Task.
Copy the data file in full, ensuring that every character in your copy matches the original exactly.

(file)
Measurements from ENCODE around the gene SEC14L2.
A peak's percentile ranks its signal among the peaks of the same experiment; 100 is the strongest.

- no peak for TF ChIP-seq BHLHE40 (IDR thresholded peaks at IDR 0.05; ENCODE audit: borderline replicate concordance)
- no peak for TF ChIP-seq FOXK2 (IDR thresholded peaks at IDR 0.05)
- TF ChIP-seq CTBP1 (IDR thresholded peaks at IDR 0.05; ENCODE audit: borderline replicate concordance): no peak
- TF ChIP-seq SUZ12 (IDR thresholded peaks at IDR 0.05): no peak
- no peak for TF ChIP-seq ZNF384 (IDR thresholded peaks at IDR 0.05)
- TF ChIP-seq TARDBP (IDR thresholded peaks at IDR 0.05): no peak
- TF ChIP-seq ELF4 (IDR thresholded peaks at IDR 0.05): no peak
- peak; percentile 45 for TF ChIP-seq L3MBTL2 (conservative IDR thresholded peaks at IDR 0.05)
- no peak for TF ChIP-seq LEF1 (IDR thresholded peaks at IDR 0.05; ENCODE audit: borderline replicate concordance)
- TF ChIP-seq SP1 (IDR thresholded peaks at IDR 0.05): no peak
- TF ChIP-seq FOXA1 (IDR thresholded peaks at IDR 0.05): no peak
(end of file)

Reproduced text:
Measurements from ENCODE around the gene SEC14L2.
A peak's percentile ranks its signal among the peaks of the same experiment; 100 is the strongest.

- no peak for TF ChIP-seq BHLHE40 (IDR thresholded peaks at IDR 0.05; ENCODE audit: borderline replicate concordance)
- no peak for TF ChIP-seq FOXK2 (IDR thresholded peaks at IDR 0.05)
- TF ChIP-seq CTBP1 (IDR thresholded peaks at IDR 0.05; ENCODE audit: borderline replicate concordance): no peak
- TF ChIP-seq SUZ12 (IDR thresholded peaks at IDR 0.05): no peak
- no peak for TF ChIP-seq ZNF384 (IDR thresholded peaks at IDR 0.05)
- TF ChIP-seq TARDBP (IDR thresholded peaks at IDR 0.05): no peak
- TF ChIP-seq ELF4 (IDR thresholded peaks at IDR 0.05): no peak
- peak; percentile 45 for TF ChIP-seq L3MBTL2 (conservative IDR thresholded peaks at IDR 0.05)
- no peak for TF ChIP-seq LEF1 (IDR thresholded peaks at IDR 0.05; ENCODE audit: borderline replicate concordance)
- TF ChIP-seq SP1 (IDR thresholded peaks at IDR 0.05): no peak
- TF ChIP-seq FOXA1 (IDR thresholded peaks at IDR 0.05): no peak